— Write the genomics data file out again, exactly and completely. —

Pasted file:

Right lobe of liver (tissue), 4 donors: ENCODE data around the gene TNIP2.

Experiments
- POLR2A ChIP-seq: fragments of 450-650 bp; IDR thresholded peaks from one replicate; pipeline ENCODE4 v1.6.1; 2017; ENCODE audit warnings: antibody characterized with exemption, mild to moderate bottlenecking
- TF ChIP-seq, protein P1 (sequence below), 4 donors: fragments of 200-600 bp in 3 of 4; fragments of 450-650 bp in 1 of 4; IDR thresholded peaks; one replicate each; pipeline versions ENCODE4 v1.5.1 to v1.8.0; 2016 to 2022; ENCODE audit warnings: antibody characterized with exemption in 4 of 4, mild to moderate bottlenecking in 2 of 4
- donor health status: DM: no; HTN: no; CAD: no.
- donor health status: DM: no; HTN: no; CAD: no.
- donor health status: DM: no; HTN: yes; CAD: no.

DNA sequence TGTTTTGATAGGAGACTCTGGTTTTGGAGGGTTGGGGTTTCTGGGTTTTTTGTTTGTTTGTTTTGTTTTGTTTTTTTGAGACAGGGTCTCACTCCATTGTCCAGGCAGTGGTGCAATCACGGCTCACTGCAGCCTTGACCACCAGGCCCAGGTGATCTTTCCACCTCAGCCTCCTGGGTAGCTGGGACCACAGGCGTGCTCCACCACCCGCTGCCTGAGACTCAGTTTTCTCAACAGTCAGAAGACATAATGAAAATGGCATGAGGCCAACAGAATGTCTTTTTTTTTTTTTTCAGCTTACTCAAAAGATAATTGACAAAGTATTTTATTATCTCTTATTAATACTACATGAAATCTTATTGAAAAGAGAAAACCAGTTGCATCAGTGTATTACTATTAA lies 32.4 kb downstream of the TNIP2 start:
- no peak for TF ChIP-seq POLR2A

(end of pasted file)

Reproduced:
Right lobe of liver (tissue), 4 donors: ENCODE data around the gene TNIP2.

Experiments
- POLR2A ChIP-seq: fragments of 450-650 bp; IDR thresholded peaks from one replicate; pipeline ENCODE4 v1.6.1; 2017; ENCODE audit warnings: antibody characterized with exemption, mild to moderate bottlenecking
- TF ChIP-seq, protein P1 (sequence below), 4 donors: fragments of 200-600 bp in 3 of 4; fragments of 450-650 bp in 1 of 4; IDR thresholded peaks; one replicate each; pipeline versions ENCODE4 v1.5.1 to v1.8.0; 2016 to 2022; ENCODE audit warnings: antibody characterized with exemption in 4 of 4, mild to moderate bottlenecking in 2 of 4
- donor health status: DM: no; HTN: no; CAD: no.
- donor health status: DM: no; HTN: no; CAD: no.
- donor health status: DM: no; HTN: yes; CAD: no.

DNA sequence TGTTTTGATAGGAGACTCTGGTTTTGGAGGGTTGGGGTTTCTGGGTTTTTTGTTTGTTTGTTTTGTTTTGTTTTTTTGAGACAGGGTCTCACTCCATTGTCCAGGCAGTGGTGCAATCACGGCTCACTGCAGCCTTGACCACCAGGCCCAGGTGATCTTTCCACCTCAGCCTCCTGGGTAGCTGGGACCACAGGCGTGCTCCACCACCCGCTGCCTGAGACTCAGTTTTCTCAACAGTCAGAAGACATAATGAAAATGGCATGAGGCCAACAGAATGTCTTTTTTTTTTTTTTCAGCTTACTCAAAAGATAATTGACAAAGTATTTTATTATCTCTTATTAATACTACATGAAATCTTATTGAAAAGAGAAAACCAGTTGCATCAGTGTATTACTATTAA lies 32.4 kb downstream of the TNIP2 start:
- no peak for TF ChIP-seq POLR2A